Monday, February 22, 2010

Four Ways Of Looking At A Vampire

So the girls are vampire hunting. They really don't know much about the vampire yet, and, frankly, neither do I.

But I do know I hate to waste a monster, especially a high-level one, especially with a group of players that've never fought it before.

So I've been thinking about my options, and reading up, and thinking of how to wring every drop of doom and danger and scheming and minion and mood and campaign fuel out of the situation...

(No, you are not allowed to post "Don't worry what tha' other mofos, do! Just do it man! Don't overthink it! i'm sure whatever you think up will be awwesumm!" in the comments. Thinking is my idea of fun. Thinking about how I want this to roll is a pleasant problem to contemplate.)

What follows is not so much four different types of vampires (the pennangalan, the moroi, the strigoi, etc.) as four different kinds of ways vampires are treated in stories. Obviously, there are lots of other ways, (Abbot and Costello Vs. Dracula, for example) but I'm just talking about pre-modern stuff and modern stuff that copies the classic templates...

Puzzle-Monster/Disease-Victim Vampire

(Die! Dracula! Die!)

From this point of view, a vampire is a category of monster mainly distinguished by the fact that it requires special tricks to kill it. Sunlight, stakes, running water, etc. Like a medusa or a hydra. The tricks and rules are well-defined and usually adhere closely, in-game, to the tricks and rules the players know from out-of-game sources like TV and books. The theme of vampire-as-disease-victim (as opposed to vampire-as-curse-victim or vampire-as-personification-of-evil) is important since the idea that there are specific rules for infection is really important.

This is the obvious D&D default vampire.

The nice thing about this aspect of vampires is that there is more broadly-known and consistent lore about vampires than any other monster (like are wights vulnerable to acid? Who knows? But vampires don't like garlic, we all know that), so if you're designing a strategic or tactical challenge using the Old School D&D motto "player skill not character skill" it's hard to beat a vampire for a foe that PCs can really think about before kicking down the door. The more the PCs know about any given situation, the more opportunity there is to see the situation as a strategic challenge. Here are the rules--go!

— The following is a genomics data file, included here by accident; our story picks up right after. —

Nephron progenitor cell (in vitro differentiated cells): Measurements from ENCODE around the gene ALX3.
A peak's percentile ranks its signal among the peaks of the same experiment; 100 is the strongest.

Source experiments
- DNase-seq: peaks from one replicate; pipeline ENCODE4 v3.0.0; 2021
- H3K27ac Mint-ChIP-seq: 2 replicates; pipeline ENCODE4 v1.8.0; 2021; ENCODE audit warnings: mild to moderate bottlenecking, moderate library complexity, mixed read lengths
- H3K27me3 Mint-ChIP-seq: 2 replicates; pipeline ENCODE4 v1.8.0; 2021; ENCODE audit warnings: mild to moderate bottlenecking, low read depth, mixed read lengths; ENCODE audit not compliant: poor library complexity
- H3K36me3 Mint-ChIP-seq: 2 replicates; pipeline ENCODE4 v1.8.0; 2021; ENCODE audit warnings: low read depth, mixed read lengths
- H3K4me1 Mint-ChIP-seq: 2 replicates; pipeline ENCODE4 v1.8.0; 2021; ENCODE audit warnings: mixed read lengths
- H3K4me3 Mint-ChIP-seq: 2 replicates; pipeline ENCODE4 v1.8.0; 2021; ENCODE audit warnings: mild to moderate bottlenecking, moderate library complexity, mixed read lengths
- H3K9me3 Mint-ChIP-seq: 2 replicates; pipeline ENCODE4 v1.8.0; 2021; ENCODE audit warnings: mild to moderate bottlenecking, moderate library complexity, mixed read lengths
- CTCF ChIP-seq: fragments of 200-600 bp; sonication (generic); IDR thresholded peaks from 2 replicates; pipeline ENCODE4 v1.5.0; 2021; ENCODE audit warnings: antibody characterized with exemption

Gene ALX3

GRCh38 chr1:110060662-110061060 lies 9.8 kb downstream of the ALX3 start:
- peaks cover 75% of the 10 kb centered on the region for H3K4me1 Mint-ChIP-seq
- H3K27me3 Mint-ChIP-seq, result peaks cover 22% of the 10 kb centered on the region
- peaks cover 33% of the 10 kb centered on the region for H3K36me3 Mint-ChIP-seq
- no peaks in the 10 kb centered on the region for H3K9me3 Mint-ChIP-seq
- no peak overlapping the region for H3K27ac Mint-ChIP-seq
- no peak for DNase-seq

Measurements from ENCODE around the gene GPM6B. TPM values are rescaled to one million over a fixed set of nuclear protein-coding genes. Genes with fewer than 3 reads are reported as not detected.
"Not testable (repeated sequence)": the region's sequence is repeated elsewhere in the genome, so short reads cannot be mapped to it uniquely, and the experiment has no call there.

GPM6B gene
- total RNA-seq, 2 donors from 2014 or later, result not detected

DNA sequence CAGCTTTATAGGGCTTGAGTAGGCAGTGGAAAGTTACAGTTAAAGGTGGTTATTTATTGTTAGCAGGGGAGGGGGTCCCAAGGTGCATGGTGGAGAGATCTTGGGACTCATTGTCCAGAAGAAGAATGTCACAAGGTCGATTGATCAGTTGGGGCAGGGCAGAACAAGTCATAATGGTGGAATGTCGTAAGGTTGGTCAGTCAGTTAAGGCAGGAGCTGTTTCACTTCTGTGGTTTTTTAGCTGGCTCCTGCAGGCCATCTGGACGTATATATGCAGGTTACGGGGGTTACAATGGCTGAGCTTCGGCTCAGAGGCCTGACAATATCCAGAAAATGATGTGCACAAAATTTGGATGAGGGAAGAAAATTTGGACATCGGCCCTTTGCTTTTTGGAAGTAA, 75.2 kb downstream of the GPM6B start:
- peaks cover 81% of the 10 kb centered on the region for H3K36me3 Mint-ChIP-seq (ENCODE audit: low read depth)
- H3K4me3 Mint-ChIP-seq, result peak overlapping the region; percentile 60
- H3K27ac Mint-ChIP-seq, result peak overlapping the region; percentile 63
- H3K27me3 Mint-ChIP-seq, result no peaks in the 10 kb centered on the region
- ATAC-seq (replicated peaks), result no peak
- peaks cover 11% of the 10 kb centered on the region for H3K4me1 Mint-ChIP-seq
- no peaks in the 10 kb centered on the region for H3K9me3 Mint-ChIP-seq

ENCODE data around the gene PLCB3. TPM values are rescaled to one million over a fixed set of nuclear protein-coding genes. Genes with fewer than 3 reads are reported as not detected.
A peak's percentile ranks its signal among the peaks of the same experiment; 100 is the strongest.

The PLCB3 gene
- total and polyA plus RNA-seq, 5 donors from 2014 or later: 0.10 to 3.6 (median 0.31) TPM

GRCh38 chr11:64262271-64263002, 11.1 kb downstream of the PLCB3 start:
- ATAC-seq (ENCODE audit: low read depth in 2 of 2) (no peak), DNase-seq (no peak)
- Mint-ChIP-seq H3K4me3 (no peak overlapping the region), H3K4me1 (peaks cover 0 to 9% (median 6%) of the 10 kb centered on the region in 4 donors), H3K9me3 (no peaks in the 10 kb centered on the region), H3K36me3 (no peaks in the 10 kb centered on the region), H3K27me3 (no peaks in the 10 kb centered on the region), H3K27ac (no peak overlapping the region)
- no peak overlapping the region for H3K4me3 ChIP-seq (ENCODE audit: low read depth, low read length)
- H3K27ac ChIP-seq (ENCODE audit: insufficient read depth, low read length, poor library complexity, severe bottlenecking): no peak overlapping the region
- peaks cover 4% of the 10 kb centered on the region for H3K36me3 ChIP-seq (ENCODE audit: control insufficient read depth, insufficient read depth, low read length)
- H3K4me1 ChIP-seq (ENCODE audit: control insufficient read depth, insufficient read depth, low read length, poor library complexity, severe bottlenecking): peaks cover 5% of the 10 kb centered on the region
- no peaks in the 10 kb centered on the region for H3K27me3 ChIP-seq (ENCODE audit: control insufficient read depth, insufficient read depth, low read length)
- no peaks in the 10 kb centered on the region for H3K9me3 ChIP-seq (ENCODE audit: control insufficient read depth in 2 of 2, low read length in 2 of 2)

Typically, if a PC ends up as a vampire, then it's hard to escape sticking pretty much to this model, since it's relatively easy to describe a vampire this way in game terms and then just let the PC do whatever they want.

Movies typically look at vampires this way for the most part because then they don't need as much backstory. Even profoundly arty movie vampires--like Werner Herzog's Nosferatu or Andy Warhol's Dracula, end up, despite all the metaphors involved, having a lot of the puzzle-monster vampire about them.

Spooky Screw-You Puzzle-Monster/Disease-Victim Vampire

(Everything you read in Dracula is wrong)

As above, only the DM goes on wikipedia, looks up "vampire" and reads something like this...

In order to ward off the threat of vampires and disease, twin brothers would yoke twin oxen to a plow and make a furrow with it around their village. An egg would be broken and a nail driven into the floor beneath the bier of the house of a recently deceased person. Two or three elderly women would attend the cemetery the evening after the funeral and stick five hawthorn pegs or old knives into the grave: one at the position of the deceased's chest, and the other four at the positions of his arms and legs. Other texts maintain that running backwards uphill with a lit candle and a turtle would ward off a stalking vampire. Alternately, they may surround the grave with a red woolen thread, ignite the thread, and wait until it was burnt up. If a noise was heard at night and suspected to be made by a vampire sneaking around someone's house, one would shout "Come tomorrow, and I will give you some salt," or "Go, pal, get some fish, and come back."

...and so, instead of the standard post-Hollywood stakes-and-sunlight model, comes up with some weird new vampire with new vampire-killing rules.

While using unfamiliar folklore to define the vampire has the advantage of making it spookier (at least if you go with the old-women-with-the-knives type of thing, the running-backwards-with-a-turtle thing might not exactly bring the arcane terror), it has the disadvantage of taking away the player-knowledge-comes-in-handy tactical aspect, plus it could be read as just a Fuck You from the DM if the players don't know about it ahead of time.

Ghost Story/Curse-Victim Vampire

(Dracula--Love Never Dies)

A vampire is what's become of an individual person with an individual history and so getting rid of the vampire involves somehow tying up the loose ends of that person's life or otherwise dealing with them, possibly in addition to the "usual" vampire-killing methods. Getting rid of the vampire will necessitate finding a lost love, righting a wrong, satisfing an oath, moving a symbolic object etc. The vampire's predatory nature is nearly always pretty obviously a sexual metaphor.